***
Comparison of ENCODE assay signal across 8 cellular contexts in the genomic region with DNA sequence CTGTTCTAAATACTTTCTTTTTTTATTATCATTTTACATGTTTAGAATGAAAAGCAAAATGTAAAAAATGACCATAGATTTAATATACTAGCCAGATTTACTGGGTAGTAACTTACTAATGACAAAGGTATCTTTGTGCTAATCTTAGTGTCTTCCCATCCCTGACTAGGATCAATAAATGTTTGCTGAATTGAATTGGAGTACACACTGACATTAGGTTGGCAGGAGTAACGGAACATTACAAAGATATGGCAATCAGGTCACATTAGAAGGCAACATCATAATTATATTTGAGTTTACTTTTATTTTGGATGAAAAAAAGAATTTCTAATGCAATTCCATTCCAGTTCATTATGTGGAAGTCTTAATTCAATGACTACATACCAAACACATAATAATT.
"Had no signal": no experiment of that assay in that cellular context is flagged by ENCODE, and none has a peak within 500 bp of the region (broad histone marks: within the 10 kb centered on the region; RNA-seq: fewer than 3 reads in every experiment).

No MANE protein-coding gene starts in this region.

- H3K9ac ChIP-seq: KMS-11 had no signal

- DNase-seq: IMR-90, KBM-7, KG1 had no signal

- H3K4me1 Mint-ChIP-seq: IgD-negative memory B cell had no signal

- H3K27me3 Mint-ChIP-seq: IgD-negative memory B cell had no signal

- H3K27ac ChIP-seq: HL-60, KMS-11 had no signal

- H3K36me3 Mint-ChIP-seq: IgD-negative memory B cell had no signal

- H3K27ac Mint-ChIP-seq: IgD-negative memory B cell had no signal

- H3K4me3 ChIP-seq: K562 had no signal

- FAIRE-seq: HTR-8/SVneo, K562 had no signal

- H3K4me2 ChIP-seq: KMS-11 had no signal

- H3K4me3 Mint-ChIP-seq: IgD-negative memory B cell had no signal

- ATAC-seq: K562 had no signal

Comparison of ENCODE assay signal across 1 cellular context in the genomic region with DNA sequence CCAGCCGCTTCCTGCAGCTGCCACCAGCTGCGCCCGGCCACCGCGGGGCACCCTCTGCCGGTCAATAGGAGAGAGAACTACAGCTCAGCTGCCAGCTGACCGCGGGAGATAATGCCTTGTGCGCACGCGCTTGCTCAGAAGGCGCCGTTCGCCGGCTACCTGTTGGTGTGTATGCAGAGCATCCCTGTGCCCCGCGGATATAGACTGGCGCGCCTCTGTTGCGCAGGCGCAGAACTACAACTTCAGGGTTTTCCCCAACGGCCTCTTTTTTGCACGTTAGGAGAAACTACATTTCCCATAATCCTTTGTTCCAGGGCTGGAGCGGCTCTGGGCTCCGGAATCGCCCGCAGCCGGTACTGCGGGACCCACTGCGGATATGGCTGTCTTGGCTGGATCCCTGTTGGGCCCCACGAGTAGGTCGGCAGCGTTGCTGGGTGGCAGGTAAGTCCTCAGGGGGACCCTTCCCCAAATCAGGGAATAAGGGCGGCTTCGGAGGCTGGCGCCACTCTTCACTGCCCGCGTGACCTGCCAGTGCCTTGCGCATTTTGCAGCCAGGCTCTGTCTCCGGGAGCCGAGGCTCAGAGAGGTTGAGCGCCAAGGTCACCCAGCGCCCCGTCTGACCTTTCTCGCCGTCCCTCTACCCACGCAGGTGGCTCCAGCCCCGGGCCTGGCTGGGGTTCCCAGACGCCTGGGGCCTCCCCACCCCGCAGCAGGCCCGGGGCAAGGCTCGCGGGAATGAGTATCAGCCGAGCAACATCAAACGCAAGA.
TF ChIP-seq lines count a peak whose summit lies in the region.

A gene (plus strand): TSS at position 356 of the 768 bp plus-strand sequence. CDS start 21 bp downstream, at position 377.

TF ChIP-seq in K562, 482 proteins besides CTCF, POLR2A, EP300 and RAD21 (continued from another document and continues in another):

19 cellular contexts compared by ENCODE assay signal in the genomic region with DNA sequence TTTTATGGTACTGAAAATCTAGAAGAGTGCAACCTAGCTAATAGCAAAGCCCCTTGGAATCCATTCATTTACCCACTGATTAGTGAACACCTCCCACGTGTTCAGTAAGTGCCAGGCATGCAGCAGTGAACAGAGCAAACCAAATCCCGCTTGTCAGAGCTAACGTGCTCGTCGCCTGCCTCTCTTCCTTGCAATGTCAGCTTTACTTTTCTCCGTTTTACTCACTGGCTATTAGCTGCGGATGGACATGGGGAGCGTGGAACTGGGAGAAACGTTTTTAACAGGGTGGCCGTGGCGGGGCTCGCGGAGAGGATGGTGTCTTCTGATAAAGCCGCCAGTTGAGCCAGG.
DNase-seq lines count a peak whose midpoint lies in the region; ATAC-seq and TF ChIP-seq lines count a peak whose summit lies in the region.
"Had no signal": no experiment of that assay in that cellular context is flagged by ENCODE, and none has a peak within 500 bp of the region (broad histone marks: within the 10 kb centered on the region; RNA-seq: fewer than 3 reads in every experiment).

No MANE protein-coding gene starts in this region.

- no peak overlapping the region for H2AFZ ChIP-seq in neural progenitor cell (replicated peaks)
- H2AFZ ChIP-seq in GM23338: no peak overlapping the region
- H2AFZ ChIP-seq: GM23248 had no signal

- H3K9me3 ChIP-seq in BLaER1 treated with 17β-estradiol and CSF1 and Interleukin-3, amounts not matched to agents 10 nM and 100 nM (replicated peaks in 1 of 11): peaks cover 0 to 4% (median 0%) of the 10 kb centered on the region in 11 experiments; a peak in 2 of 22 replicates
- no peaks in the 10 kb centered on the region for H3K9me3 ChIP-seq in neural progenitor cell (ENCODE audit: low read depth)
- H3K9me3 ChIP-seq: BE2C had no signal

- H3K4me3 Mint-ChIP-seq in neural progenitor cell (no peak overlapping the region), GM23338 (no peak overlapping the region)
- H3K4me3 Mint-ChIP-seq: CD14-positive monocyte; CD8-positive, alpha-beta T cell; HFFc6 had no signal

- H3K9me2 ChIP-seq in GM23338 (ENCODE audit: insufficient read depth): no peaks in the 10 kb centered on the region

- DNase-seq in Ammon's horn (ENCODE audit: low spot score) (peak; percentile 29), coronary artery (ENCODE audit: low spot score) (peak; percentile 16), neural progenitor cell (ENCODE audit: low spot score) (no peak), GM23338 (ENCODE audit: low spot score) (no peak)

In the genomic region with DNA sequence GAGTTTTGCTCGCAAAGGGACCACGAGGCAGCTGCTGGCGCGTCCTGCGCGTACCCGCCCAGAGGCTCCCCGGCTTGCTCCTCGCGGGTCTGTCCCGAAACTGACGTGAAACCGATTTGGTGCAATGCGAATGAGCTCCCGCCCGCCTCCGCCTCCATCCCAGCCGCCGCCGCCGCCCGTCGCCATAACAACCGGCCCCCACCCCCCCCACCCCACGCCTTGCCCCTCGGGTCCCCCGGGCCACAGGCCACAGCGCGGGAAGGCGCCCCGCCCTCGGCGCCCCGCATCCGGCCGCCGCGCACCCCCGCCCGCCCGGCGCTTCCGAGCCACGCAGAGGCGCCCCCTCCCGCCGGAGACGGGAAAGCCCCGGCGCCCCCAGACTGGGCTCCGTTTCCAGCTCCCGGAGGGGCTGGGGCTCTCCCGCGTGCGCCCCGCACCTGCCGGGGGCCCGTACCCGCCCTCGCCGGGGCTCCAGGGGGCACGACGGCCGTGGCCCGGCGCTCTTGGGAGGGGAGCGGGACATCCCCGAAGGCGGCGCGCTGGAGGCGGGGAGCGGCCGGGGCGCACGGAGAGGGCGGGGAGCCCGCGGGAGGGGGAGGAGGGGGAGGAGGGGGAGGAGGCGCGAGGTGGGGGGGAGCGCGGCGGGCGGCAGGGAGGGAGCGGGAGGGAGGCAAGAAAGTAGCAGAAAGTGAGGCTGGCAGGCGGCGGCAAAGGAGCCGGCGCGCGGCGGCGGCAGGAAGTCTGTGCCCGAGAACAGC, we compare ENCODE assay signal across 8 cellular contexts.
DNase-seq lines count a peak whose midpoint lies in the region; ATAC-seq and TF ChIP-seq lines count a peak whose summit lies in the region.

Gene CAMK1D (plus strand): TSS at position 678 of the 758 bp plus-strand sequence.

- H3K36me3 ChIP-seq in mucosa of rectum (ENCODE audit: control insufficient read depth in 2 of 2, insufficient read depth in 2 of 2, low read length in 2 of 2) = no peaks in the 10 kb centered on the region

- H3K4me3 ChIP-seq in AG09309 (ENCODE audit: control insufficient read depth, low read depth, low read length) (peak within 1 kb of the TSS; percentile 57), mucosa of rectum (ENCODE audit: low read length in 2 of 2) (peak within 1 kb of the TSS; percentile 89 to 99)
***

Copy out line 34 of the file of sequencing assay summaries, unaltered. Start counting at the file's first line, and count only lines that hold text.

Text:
In the genomic region with DNA sequence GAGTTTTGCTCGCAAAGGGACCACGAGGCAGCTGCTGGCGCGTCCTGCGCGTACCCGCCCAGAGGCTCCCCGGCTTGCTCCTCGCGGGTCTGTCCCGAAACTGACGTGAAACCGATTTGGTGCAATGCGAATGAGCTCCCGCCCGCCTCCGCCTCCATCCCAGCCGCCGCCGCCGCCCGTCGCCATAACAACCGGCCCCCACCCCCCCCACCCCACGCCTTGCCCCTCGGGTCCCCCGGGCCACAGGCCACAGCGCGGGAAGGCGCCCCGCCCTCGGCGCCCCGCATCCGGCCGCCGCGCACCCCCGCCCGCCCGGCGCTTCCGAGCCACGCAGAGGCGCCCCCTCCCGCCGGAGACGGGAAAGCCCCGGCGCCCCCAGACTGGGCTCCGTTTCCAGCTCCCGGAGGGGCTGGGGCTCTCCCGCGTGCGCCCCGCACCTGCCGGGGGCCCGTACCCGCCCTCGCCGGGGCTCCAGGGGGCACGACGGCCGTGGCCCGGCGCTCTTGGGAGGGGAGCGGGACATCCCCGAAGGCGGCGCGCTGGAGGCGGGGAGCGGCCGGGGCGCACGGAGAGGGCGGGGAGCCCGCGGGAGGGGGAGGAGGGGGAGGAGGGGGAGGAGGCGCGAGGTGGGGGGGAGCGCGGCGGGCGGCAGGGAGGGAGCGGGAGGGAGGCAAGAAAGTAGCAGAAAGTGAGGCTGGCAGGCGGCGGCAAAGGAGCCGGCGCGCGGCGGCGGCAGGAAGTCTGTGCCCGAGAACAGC, we compare ENCODE assay signal across 8 cellular contexts.